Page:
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Politics
4:31 pm
Fri January 10, 2014

Minimum Wage Fight Takes Shape Across The Map

Trish Gallagher holds a sign for passing motorists to read during a demonstration in support of a higher minimum wage near a Burger King in Boston on Dec. 5. Massachusetts is one of several states considering a minimum wage ballot measure.
BRIAN SNYDER Reuters/Landov

Originally published on Fri January 10, 2014 6:19 pm

You never know where you might find a volunteer with a clipboard looking for signatures trying to get a voter referendum on the local ballot – like Ed Flanagan in the town of North Pole, Alaska.

"I'm out in what's called the North Pole transfer station. This facility has about 50 metal dumpsters arranged in a fenced area. Folks back up and throw their household trash in there. This is a very busy place," he says.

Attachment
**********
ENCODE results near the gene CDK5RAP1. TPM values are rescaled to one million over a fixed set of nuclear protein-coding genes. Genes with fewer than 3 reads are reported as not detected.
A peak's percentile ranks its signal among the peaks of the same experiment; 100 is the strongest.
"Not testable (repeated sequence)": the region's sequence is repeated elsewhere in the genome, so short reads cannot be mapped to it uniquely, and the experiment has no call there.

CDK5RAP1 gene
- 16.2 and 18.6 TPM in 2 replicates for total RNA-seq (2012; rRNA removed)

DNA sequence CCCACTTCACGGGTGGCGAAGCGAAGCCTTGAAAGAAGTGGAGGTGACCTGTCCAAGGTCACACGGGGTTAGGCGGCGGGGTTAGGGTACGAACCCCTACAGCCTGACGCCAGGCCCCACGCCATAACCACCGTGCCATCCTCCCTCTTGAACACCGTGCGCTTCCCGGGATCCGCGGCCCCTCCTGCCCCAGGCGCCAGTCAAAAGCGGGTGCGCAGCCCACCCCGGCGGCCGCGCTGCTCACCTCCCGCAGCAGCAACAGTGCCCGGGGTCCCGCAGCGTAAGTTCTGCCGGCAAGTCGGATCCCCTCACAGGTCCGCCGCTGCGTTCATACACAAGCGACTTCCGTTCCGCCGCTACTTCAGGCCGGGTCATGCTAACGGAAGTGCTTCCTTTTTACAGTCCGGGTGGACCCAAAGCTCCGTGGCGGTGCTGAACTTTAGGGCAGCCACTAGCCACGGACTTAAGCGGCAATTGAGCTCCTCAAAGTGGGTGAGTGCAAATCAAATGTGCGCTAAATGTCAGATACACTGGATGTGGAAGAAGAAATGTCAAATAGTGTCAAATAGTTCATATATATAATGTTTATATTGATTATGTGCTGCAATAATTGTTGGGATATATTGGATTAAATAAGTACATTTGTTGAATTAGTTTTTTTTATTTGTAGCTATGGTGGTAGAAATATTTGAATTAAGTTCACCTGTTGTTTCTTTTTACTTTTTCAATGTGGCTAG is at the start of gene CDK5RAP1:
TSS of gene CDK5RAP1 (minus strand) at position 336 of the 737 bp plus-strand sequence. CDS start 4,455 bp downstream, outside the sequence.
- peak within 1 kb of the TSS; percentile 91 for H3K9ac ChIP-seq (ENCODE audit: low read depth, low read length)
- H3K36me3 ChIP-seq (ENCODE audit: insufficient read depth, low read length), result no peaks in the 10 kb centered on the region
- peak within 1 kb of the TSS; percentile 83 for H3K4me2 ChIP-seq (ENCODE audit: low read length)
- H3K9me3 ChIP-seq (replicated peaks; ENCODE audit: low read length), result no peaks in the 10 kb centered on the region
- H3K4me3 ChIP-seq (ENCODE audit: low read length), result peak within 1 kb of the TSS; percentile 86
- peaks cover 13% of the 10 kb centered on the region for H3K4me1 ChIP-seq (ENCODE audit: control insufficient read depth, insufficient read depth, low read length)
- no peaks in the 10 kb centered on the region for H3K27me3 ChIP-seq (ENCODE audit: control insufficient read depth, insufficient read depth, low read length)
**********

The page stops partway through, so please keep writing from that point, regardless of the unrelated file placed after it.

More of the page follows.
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The Salt
4:02 pm
Fri January 10, 2014

American Beer Fans, Praise The Heavens: A Trappist Brewery In U.S.

Spencer Trappist Ale, made by the first official Trappist brewery outside Europe, will go on sale next week in Massachusetts.
Nick Hiller The Spencer Brewery

Originally published on Mon January 13, 2014 3:27 pm

The town of Spencer, in central Massachusetts, isn't well known for ... well, anything, really. But it's about to become internationally famous — at least in beer-drinking circles.

Spencer is home to St. Joseph's Abbey, where robed monks are busy brewing the first American Trappist beer. If all goes as planned, Spencer Trappist Ale will be available in Massachusetts retail stores by the middle of next week.